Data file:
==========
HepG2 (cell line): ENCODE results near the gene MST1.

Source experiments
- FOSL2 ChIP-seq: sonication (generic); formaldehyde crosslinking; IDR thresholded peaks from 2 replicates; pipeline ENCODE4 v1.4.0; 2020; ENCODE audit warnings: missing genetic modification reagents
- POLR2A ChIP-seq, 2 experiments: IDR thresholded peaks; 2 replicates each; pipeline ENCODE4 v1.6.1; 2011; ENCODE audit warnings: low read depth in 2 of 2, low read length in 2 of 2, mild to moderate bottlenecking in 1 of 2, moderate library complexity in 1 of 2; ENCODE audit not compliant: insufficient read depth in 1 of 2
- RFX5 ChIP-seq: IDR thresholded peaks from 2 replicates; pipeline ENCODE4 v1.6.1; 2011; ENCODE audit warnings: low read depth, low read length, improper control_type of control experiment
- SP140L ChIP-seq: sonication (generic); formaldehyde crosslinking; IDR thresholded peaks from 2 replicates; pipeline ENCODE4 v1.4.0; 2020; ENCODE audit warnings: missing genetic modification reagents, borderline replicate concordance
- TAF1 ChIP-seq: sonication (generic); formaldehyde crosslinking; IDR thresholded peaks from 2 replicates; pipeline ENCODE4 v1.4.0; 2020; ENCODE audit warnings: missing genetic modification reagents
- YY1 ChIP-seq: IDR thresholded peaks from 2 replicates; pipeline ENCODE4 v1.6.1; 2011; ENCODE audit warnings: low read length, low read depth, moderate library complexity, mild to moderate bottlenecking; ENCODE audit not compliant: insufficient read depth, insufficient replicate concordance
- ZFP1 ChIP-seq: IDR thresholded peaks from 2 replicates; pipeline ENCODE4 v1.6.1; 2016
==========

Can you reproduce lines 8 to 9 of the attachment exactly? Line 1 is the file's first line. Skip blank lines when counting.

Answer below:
- YY1 ChIP-seq: IDR thresholded peaks from 2 replicates; pipeline ENCODE4 v1.6.1; 2011; ENCODE audit warnings: low read length, low read depth, moderate library complexity, mild to moderate bottlenecking; ENCODE audit not compliant: insufficient read depth, insufficient replicate concordance
- ZFP1 ChIP-seq: IDR thresholded peaks from 2 replicates; pipeline ENCODE4 v1.6.1; 2016